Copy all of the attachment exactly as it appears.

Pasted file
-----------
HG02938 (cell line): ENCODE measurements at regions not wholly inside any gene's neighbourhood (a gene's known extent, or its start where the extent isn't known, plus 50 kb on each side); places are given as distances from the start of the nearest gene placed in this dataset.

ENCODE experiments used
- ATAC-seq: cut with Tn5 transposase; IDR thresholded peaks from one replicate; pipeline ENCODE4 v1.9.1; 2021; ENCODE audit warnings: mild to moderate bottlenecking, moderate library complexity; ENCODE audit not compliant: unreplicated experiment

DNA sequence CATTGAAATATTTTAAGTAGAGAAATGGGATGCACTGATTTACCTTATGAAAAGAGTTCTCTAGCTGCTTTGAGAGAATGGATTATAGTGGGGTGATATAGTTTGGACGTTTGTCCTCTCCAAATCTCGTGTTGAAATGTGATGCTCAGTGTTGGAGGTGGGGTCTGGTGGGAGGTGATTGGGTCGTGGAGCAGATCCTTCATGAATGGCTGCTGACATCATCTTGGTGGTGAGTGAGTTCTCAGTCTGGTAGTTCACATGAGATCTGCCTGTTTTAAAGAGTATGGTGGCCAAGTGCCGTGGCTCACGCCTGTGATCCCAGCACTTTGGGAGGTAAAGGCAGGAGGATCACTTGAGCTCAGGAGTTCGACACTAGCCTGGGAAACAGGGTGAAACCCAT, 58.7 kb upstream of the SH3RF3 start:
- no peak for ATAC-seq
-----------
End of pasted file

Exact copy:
HG02938 (cell line): ENCODE measurements at regions not wholly inside any gene's neighbourhood (a gene's known extent, or its start where the extent isn't known, plus 50 kb on each side); places are given as distances from the start of the nearest gene placed in this dataset.

ENCODE experiments used
- ATAC-seq: cut with Tn5 transposase; IDR thresholded peaks from one replicate; pipeline ENCODE4 v1.9.1; 2021; ENCODE audit warnings: mild to moderate bottlenecking, moderate library complexity; ENCODE audit not compliant: unreplicated experiment

DNA sequence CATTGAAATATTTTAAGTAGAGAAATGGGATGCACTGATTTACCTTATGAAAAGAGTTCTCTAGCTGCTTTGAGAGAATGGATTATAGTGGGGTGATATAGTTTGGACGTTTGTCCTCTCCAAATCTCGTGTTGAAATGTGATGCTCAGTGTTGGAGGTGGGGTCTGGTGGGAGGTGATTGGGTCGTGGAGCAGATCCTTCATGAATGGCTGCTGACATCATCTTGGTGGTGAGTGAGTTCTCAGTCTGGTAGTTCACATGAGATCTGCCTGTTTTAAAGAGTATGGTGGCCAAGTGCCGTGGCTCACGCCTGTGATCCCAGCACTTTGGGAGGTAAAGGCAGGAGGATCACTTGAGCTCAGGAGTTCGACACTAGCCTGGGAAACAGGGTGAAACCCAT, 58.7 kb upstream of the SH3RF3 start:
- no peak for ATAC-seq